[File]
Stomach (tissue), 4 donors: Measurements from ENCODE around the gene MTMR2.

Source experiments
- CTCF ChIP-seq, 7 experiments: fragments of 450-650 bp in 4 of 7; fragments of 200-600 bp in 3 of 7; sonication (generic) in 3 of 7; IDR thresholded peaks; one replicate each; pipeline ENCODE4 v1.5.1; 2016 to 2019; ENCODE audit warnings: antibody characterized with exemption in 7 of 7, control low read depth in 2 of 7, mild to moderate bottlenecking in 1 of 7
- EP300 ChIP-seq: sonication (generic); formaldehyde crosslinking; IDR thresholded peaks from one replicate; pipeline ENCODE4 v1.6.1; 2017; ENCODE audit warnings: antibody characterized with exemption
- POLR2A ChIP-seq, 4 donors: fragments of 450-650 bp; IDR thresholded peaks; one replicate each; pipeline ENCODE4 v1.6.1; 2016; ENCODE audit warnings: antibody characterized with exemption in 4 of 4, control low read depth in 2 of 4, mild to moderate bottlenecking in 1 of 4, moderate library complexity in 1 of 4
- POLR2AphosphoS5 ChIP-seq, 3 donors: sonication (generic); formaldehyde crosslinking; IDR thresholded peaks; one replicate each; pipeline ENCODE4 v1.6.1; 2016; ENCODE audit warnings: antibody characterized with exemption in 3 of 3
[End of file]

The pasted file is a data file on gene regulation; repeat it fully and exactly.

Stomach (tissue), 4 donors: Measurements from ENCODE around the gene MTMR2.

Source experiments
- CTCF ChIP-seq, 7 experiments: fragments of 450-650 bp in 4 of 7; fragments of 200-600 bp in 3 of 7; sonication (generic) in 3 of 7; IDR thresholded peaks; one replicate each; pipeline ENCODE4 v1.5.1; 2016 to 2019; ENCODE audit warnings: antibody characterized with exemption in 7 of 7, control low read depth in 2 of 7, mild to moderate bottlenecking in 1 of 7
- EP300 ChIP-seq: sonication (generic); formaldehyde crosslinking; IDR thresholded peaks from one replicate; pipeline ENCODE4 v1.6.1; 2017; ENCODE audit warnings: antibody characterized with exemption
- POLR2A ChIP-seq, 4 donors: fragments of 450-650 bp; IDR thresholded peaks; one replicate each; pipeline ENCODE4 v1.6.1; 2016; ENCODE audit warnings: antibody characterized with exemption in 4 of 4, control low read depth in 2 of 4, mild to moderate bottlenecking in 1 of 4, moderate library complexity in 1 of 4
- POLR2AphosphoS5 ChIP-seq, 3 donors: sonication (generic); formaldehyde crosslinking; IDR thresholded peaks; one replicate each; pipeline ENCODE4 v1.6.1; 2016; ENCODE audit warnings: antibody characterized with exemption in 3 of 3